3 Amigos Christmas 2018 Podcast: Bruins Talk, World Junior Preview

Boston Bruins v New York Rangers - Game Four

NEW YORK, NY – MAY 23: Torey Krug #47 of the Boston Bruins looks on against the New York Rangers in Game Four of the Eastern Conference Semifinals during the 2013 NHL Stanley Cup Playoffs at Madison Square Garden on May 23, 2013 in New York City. The Rangers won 4-3 in overtime. (Photo by Bruce Bennett/Getty Images)

With the holiday break upon us, we got the band back together for the first Scouting Post podcast since early September.  In this episode, we talk Boston Bruins and the upcoming World Junior Championship in Vancouver, kicking off on Boxing Day (Dec. 26).

The 3 Amigos- Reed Duthie, Kirk Luedeke and Dominic Tiano bring you our take on the B’s as they deal with injuries but have managed to keep their heads above water, leap-frogging the Canadiens for one of the wild card spots with a 4-0 win at the Bell Centre Monday.  The Amigos give Torey Krug his due, but also talk about his future in Boston. We talk some of the youngsters like Jakob Forsbacka Karlsson, Colby Cave, Jeremy Lauzon and others, analyzing what the opportunities  to get into the Boston lineup might mean down the road for GM Don Sweeney and his options to improve the big roster. Kirk goes on a bit of a rant over David Backes and the way he gets treated by some out there.We also dig into past drafts and the tendency to focus on missed picks/players the Bruins didn’t draft vs. those they did. Dom also breaks down undrafted free agent OHL goalie Kyle Keyser and why he might be the sleeper surprise in net for the B’s who have quietly built up their future net prospects with a solid trio in Keyser, Daniel Vladar and Jeremy Swayman.

On the WJC front, Reed breaks down Team Sweden in detail, while Dom predicts the teams he expects to leave Vancouver with medals.

It’s a solid 100 minutes of commercial-free hockey talk- we hope you’ll stick with it.

Ok- enough with the intro- here’s the audio file. Happy Holidays to all and thanks for listening!

Here’s a link to the podcast on SoundCloud for those who want to listen/download there:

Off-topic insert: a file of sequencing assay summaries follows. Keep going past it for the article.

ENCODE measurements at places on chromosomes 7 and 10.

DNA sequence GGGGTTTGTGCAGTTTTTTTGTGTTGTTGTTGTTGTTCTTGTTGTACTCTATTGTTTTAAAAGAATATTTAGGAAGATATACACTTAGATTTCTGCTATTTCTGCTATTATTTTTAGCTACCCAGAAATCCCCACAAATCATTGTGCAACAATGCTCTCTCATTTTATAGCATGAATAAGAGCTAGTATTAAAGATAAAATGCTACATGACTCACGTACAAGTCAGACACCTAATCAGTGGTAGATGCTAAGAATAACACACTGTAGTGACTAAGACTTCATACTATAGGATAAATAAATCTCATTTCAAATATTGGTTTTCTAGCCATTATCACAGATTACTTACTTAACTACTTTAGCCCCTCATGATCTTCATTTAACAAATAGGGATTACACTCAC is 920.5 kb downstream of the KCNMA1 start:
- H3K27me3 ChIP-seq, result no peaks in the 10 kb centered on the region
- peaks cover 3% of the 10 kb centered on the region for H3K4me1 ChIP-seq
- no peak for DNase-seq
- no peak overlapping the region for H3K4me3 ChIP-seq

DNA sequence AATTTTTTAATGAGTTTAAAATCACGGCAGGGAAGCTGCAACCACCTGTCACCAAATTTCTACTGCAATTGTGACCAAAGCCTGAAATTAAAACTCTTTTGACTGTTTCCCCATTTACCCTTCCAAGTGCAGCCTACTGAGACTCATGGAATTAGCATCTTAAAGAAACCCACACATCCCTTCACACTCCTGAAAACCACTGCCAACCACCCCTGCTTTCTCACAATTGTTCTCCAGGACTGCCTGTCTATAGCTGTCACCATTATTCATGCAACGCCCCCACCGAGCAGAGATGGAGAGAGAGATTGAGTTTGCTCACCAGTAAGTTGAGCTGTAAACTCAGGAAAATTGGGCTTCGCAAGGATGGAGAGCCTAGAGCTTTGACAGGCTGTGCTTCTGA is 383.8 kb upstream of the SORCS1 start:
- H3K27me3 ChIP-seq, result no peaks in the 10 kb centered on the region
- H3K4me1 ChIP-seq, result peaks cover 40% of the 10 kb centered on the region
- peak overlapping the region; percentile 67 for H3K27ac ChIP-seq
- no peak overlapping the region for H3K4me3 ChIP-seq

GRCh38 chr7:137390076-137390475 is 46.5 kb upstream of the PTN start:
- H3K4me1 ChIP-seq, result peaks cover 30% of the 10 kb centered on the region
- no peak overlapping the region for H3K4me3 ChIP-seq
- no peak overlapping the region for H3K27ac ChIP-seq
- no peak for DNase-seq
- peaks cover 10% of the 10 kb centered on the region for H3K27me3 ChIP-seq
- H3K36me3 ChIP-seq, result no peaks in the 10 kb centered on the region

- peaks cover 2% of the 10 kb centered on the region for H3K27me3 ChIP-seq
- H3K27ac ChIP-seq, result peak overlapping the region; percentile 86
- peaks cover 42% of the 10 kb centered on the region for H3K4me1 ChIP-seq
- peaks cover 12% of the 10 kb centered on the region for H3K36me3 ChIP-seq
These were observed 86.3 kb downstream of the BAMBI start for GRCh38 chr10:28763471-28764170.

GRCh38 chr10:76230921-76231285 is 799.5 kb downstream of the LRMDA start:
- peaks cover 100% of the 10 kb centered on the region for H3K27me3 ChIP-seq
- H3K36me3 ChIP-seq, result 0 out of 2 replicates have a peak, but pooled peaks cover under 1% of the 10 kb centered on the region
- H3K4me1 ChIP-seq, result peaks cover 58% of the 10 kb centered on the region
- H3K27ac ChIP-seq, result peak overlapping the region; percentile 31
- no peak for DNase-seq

What, us worry?

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Zdeno Chara (photo courtesy of Alison M. Foley)

You mean to tell us that since two critical veterans went down with significant injuries, the Bruins are 3-0-2 with 8 points out of 10?

And that, dear readers, is why they play the games.

Given the Boston Bruins’ recent run of wins, welcome news despite not having two of the franchise’s faces out for at least 4 weeks or longer: captain Zdeno Chara and defacto captain Patrice Bergeron. The duo of future Hockey Hall of Famers are more than likely at the top of a short list of players that if you polled fans before the season, were the guys the team could least afford to lose for extended stretches of the 2018-19 campaign.

And yet, as the Thanksgiving weekend comes to a close, the B’s pulled out two close wins, a 2-1 OT contest against the underachieving Pittsburgh Penguins at home on Friday and then Saturday night’s 3-2 victory over the Montreal Canadiens, helping Boston secure the sixth-best record in the NHL to date. Of course, few would have guessed that the Jeff Skinner-led Buffalo Sabres would be sitting atop the league standings as November comes to a close, but that’s a story for another day.

In the meantime, let us focus on the Bruins and how they’ve put themselves in position to remain competitive despite suffering through some personnel setbacks that would cripple many teams in any league.

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3 Amigos Podcast: Bruins summer update- free agency, draft & rumors

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Thanks to the requests of multiple blog readers, the 3 Amigos decided to reunite in the offseason and last night, the boys did a solid 70+ minutes worth of hockey talk focusing on the Boston Bruins.